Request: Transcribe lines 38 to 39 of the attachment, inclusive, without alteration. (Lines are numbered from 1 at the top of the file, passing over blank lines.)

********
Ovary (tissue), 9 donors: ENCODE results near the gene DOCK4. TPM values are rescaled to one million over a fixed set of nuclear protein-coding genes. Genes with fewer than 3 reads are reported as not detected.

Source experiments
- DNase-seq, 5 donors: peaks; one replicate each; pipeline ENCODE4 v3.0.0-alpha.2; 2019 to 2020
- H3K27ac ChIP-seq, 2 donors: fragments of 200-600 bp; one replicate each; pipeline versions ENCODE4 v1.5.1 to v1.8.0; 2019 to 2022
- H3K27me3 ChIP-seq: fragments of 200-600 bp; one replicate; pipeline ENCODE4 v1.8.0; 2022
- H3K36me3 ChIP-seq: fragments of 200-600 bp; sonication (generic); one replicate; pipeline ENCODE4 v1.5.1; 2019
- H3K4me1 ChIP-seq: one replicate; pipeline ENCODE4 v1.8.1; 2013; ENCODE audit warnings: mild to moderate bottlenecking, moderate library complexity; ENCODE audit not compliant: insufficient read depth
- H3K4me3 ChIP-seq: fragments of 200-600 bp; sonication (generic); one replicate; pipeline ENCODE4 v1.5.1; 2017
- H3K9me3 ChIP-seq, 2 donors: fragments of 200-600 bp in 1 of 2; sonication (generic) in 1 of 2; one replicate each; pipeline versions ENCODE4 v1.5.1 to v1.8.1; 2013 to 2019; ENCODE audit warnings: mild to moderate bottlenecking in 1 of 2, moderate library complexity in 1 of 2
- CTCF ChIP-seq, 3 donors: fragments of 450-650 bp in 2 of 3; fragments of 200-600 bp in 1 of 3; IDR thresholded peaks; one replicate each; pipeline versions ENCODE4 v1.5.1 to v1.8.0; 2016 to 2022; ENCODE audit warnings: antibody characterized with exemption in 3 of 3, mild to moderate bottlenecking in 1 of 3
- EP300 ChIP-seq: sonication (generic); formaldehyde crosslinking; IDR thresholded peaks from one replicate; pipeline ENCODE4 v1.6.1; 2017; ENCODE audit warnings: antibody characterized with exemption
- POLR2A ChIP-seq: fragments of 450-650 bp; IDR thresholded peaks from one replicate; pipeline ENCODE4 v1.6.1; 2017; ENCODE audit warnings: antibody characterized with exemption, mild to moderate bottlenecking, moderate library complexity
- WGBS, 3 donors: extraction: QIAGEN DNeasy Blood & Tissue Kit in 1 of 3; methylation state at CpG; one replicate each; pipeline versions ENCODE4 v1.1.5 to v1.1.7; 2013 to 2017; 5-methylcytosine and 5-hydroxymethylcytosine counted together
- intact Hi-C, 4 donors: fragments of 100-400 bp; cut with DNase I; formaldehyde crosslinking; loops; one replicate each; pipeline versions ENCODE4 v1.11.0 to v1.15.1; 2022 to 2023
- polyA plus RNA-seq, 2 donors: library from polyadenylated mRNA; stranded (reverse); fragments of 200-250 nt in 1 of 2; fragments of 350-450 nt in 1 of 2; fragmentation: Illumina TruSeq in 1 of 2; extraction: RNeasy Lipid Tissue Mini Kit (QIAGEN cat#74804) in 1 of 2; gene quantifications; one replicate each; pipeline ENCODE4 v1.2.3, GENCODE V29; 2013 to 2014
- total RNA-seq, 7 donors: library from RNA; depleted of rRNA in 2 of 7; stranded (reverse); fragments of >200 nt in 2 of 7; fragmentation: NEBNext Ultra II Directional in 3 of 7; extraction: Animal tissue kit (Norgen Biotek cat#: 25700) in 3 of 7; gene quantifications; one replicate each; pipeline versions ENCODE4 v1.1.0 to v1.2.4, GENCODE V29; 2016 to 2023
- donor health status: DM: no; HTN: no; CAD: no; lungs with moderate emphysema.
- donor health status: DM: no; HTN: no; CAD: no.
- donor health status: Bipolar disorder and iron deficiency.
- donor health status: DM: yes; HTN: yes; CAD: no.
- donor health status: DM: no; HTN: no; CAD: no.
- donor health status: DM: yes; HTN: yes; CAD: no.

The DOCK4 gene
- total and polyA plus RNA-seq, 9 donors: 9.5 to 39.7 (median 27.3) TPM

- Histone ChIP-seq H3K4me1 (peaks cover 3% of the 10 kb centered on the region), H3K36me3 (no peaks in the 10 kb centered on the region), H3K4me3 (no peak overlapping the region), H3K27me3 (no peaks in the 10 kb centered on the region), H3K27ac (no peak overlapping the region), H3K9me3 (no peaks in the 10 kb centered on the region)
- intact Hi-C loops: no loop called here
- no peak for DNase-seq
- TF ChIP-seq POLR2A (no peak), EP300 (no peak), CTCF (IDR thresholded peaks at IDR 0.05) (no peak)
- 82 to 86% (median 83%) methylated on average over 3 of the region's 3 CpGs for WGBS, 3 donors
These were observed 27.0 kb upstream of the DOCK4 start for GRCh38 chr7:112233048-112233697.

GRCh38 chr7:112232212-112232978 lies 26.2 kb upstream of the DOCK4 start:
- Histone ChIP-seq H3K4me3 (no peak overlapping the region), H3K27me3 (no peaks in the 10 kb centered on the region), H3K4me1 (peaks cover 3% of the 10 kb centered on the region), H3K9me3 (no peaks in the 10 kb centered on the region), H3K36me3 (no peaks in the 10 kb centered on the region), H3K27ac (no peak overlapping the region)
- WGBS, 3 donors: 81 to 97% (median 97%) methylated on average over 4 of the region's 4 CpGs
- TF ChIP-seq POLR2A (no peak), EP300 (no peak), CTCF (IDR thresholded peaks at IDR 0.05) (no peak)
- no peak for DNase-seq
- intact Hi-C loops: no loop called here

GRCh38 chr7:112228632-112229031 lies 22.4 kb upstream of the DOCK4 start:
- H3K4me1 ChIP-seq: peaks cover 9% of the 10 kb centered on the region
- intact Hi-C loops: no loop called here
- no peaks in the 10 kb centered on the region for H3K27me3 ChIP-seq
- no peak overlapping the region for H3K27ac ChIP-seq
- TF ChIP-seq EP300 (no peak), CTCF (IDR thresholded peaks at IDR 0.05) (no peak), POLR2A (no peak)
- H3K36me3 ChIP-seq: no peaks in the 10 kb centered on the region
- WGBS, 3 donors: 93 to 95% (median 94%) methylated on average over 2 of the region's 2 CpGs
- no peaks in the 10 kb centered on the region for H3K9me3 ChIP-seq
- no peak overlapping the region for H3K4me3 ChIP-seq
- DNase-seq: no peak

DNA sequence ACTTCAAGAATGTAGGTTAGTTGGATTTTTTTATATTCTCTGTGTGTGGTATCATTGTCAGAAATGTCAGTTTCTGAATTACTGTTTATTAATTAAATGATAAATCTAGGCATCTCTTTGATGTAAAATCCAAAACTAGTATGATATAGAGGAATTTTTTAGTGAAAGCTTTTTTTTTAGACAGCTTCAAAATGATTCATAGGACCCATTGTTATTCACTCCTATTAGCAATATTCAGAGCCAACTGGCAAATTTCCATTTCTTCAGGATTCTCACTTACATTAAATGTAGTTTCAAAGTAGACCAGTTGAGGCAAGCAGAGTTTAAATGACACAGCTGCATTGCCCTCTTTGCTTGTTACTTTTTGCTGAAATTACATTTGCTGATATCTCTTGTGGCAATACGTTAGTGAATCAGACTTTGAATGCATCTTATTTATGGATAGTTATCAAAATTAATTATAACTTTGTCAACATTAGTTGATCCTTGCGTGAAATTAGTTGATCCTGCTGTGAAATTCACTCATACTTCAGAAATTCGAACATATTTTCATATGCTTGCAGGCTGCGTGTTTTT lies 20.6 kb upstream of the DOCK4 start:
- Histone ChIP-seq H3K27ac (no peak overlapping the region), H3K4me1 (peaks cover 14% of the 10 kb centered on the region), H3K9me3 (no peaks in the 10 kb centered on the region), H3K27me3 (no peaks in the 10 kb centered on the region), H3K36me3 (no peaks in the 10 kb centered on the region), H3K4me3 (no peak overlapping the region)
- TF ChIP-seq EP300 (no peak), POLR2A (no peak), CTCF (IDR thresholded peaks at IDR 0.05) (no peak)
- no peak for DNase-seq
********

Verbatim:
- H3K4me1 ChIP-seq: peaks cover 9% of the 10 kb centered on the region
- intact Hi-C loops: no loop called here